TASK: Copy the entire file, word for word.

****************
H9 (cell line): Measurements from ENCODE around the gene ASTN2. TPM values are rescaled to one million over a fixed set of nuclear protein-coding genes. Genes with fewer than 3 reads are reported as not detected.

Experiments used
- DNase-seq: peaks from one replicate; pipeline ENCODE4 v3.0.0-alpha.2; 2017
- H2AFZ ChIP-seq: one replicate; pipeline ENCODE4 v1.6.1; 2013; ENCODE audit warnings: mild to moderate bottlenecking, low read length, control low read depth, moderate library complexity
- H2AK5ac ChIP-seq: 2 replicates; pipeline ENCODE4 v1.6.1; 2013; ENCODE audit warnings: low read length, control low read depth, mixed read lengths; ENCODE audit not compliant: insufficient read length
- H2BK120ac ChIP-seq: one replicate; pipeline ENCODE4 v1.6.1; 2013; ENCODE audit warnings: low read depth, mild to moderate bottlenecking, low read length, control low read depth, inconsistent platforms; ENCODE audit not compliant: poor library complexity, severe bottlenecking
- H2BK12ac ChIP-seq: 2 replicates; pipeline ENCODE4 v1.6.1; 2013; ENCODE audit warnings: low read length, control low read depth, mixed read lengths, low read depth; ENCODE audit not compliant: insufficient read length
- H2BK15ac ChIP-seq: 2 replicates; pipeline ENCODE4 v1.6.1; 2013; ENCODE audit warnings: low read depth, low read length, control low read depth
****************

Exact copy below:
H9 (cell line): Measurements from ENCODE around the gene ASTN2. TPM values are rescaled to one million over a fixed set of nuclear protein-coding genes. Genes with fewer than 3 reads are reported as not detected.

Experiments used
- DNase-seq: peaks from one replicate; pipeline ENCODE4 v3.0.0-alpha.2; 2017
- H2AFZ ChIP-seq: one replicate; pipeline ENCODE4 v1.6.1; 2013; ENCODE audit warnings: mild to moderate bottlenecking, low read length, control low read depth, moderate library complexity
- H2AK5ac ChIP-seq: 2 replicates; pipeline ENCODE4 v1.6.1; 2013; ENCODE audit warnings: low read length, control low read depth, mixed read lengths; ENCODE audit not compliant: insufficient read length
- H2BK120ac ChIP-seq: one replicate; pipeline ENCODE4 v1.6.1; 2013; ENCODE audit warnings: low read depth, mild to moderate bottlenecking, low read length, control low read depth, inconsistent platforms; ENCODE audit not compliant: poor library complexity, severe bottlenecking
- H2BK12ac ChIP-seq: 2 replicates; pipeline ENCODE4 v1.6.1; 2013; ENCODE audit warnings: low read length, control low read depth, mixed read lengths, low read depth; ENCODE audit not compliant: insufficient read length
- H2BK15ac ChIP-seq: 2 replicates; pipeline ENCODE4 v1.6.1; 2013; ENCODE audit warnings: low read depth, low read length, control low read depth